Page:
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Jacob Bancks: Approaching the Quartet

This Friday, Spektral takes to the road for a day of masterclass and performance at Augustana College in Rock Island, IL. We’re very much looking forward to premiering a new work by Jacob Bancks, entitled Canticle, who I’ve known for several years since he was a student at the University of Chicago and I played Messiaen’s Quartet for the End of Time with his wife Kara, an excellent clarinetist.  Here are some thoughts from him about his personal approach to composition and the string quartet genre.

JAW: In approaching a new work for string quartet, do you find the tradition of the repertoire inspiring or encumbering? What are your favorite quartets and did you draw any inspiration from them for this work?

JB: A lot of composers talk about being weighted down by Mozart, Shostakovich, whomever, when writing string quartets. Honestly, I never let old, famous works in any genre get in my way; that would be like my three-year-old daughter getting her crayons jumbled by the specter of Picasso. And plenty of people can’t tell the difference between the two anyway. There are however a few canonical string quartets that I’m constantly engaging, in this project and elsewhere. As a nerdy undergrad I went up to Performers’ Music on Michigan Ave. and devoutly bought that red faux-leather volume of the complete Bartók quartets like it was the Book of Common Prayer. Every couple of years I go back to those, and my mind is newly-blown; they’re like six new works each time I hear them. Of late I’ve also become an unwitting fan of Joseph Haydn’s quartets. I tell my theory students, Haydn’s like your dad: you think he’s boring now, but the older you get, the more grotesquely fascinating he will become. And I always go back to Beethoven, especially Op. 130 (B-flat Major) which is personally very sentimental to me, and Op. 131 (C-sharp Minor), which I find both exhilarating and baffling. But my real string quartet fetishes of late, which might be obvious from the new work for Spektral, have been Ravel and Debussy. They each wrote only one quartet: why mess with perfection?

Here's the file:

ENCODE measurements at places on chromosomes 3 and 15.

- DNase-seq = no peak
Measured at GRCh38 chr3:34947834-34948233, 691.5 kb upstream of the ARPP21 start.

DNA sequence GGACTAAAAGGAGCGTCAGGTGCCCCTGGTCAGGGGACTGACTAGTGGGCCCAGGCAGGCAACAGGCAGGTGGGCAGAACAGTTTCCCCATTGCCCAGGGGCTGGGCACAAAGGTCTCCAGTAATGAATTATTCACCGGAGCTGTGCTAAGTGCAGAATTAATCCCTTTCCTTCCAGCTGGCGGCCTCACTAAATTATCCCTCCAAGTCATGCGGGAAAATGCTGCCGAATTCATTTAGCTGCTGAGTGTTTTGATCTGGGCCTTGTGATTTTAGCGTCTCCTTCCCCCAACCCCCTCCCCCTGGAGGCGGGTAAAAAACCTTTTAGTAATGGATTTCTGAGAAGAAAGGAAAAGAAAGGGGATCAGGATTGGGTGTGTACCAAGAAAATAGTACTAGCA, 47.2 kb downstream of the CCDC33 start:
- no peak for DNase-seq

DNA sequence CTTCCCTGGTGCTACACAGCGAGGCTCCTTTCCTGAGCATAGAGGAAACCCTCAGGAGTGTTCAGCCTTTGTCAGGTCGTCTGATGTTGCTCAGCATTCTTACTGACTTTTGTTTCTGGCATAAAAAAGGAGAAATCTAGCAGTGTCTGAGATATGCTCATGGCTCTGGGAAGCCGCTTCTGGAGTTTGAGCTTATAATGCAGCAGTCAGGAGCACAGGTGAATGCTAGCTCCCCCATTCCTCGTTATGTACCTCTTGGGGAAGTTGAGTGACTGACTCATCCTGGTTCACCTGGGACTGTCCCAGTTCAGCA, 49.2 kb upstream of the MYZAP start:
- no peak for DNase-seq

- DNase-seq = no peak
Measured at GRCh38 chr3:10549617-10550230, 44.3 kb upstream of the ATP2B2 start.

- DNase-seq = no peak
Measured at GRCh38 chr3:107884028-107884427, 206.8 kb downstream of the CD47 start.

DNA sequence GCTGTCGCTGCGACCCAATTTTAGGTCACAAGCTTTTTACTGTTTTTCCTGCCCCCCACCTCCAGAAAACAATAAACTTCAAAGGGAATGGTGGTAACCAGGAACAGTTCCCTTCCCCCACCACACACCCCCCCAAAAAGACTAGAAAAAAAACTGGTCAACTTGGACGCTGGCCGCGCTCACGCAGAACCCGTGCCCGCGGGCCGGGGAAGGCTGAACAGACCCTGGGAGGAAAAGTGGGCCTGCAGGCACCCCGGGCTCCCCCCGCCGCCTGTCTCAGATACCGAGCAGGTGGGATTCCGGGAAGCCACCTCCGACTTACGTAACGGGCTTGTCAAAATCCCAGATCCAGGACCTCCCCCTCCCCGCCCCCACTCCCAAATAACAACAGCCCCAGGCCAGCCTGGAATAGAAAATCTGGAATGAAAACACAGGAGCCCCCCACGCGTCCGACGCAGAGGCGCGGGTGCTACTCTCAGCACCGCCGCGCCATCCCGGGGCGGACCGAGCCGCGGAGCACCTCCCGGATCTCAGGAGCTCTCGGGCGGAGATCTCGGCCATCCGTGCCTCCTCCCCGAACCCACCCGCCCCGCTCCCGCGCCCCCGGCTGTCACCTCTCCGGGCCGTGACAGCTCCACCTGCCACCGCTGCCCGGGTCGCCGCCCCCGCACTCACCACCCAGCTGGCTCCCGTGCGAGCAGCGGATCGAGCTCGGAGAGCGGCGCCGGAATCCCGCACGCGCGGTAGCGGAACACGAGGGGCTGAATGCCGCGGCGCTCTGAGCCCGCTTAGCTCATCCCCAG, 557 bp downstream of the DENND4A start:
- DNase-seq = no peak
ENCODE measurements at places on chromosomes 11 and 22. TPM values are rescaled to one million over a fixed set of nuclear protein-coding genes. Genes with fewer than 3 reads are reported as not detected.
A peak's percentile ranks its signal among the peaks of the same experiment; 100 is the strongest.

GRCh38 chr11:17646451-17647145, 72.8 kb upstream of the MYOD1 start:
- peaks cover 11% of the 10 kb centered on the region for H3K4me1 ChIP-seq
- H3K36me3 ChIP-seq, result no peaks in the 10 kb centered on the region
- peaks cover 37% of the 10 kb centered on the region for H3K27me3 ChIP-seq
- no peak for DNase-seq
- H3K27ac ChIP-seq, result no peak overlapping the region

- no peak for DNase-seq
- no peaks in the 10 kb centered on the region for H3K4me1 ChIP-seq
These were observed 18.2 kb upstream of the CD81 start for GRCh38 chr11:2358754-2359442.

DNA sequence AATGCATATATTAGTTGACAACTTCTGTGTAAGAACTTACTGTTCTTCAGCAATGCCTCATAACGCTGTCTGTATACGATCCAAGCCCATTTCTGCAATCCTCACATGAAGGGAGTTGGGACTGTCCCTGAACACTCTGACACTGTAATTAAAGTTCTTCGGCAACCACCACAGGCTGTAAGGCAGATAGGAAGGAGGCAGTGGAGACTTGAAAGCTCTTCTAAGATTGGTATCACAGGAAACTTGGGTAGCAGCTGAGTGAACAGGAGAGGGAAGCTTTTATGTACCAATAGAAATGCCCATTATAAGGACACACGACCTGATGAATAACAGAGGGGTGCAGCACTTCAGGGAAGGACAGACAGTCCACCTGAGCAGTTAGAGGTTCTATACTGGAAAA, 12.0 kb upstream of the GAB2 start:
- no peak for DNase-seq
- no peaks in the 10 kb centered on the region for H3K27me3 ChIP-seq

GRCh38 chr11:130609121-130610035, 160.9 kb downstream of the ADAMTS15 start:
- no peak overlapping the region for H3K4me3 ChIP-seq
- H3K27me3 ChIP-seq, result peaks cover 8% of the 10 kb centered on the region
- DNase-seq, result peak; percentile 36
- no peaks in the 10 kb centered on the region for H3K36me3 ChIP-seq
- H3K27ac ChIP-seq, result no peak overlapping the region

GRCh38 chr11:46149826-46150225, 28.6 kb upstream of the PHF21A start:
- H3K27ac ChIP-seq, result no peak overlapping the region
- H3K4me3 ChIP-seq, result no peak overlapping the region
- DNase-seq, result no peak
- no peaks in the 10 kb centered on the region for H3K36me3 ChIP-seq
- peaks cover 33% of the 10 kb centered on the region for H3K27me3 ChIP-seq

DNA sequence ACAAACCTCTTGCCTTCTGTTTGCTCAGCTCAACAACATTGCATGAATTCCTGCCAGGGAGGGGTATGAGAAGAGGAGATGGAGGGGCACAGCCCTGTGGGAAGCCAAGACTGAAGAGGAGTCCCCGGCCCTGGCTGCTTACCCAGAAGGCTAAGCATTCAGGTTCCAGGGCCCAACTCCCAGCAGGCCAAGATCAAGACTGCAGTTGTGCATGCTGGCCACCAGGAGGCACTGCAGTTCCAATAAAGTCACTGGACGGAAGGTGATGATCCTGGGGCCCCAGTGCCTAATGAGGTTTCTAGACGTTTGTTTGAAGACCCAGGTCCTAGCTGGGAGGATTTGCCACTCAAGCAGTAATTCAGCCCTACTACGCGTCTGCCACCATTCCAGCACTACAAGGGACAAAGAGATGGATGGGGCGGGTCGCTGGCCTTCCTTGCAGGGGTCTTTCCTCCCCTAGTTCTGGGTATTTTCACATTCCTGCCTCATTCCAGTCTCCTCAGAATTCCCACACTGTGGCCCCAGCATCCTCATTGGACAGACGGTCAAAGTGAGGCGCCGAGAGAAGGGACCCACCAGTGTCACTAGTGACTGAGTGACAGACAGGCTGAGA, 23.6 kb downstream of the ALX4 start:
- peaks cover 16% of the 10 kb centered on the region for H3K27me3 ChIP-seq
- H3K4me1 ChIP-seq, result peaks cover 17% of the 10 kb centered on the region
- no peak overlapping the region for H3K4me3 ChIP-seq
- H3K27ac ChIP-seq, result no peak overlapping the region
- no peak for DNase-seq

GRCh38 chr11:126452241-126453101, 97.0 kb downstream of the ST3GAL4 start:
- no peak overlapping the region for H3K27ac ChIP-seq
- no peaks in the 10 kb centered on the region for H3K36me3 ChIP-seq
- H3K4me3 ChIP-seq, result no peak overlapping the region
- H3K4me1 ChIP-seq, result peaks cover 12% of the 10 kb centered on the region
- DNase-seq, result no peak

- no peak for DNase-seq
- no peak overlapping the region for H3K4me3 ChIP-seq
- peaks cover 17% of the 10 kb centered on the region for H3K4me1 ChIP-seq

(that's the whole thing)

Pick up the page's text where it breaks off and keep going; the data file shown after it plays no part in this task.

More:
JAW: How did you approach putting pen to paper for this work? Did you begin with an idea of the piece as a whole or smaller moments?

JB: In this particular piece, I started with several musical images that I attempted to shape into a cohesive whole. The centerpiece of the work is this temperamental, bold, coarse cello solo, which has the other instruments responding in various stages of confusion and amazement. The rest of the piece centers on two basic ideas, both of which are transformed through the lens of the cello solo: excruciatingly slow, solemn polyphony; and uncontrollable, quietly nervous flickering.

JAW: How has life as a composer changed with your new role as a faculty member, compared to your past life as a composition student at University of Chicago?

JB: I loved UChicago, so leaving was hard. I was actually teaching for two terms before I came back to defend my dissertation, which was when it struck me that I had spent the last six years around some of the most brilliant musical minds on earth. But Augustana has been an ideal gig for so many reasons: I have excellent colleagues, I enjoy my students, my class sizes are small, and I have been able to build a composition program essentially from scratch. And I can swim to Iowa any time I want. Teaching has, without question, made me a better composer. For one, I nag my students enough about their productivity that I’ve started expecting more out of myself as well. And I love teaching undergraduates from all kinds of backgrounds: there’s nothing like playing Firebird for someone who’s never heard it before, or helping a student progress from barely reading notes to beginning to digest works of Berio and Feldman within a couple of years. More than anything, teaching keeps me constantly working toward expressing only the most worthwhile ideas with clarity, passion, and coherence, which is exactly what I hope for in my music as well.

A Very Open Conversation

Last Thursday, we pulled Verdi’s String Quartet out of the pile of quartet parts in our respective studios and rehearsed it for the first time in over two months.  But, this was no normal quartet session hidden away in one of our living rooms, we intended to do work on the slow movement in front of a small audience.  Our goal was to get them immersed in our process, and have them learn about the way we do work.